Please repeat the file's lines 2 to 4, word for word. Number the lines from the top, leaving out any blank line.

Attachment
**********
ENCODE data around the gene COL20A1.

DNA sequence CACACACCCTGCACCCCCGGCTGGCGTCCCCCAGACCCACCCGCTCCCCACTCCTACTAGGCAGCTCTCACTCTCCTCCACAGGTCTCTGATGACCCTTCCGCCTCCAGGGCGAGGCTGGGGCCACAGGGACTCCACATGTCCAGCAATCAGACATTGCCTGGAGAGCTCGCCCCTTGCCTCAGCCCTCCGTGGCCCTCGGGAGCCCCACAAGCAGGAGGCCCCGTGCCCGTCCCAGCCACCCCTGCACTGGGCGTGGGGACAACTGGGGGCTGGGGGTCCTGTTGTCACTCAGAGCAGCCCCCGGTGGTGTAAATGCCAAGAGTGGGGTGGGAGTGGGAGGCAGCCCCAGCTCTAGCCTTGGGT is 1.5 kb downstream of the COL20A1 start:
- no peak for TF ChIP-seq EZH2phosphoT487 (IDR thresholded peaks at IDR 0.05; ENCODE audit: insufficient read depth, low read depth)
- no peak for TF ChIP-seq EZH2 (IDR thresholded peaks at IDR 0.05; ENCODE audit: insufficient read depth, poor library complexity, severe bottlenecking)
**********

DNA sequence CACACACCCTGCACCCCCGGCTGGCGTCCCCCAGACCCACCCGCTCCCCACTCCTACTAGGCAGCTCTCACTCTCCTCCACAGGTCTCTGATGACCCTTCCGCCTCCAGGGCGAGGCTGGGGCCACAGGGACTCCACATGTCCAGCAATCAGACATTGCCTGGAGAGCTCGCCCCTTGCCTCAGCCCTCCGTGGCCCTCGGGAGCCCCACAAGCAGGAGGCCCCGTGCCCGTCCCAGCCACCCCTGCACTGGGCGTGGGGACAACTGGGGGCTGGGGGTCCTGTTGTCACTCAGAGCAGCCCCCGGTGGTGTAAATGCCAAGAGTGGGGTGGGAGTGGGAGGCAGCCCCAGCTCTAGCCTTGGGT is 1.5 kb downstream of the COL20A1 start:
- no peak for TF ChIP-seq EZH2phosphoT487 (IDR thresholded peaks at IDR 0.05; ENCODE audit: insufficient read depth, low read depth)
- no peak for TF ChIP-seq EZH2 (IDR thresholded peaks at IDR 0.05; ENCODE audit: insufficient read depth, poor library complexity, severe bottlenecking)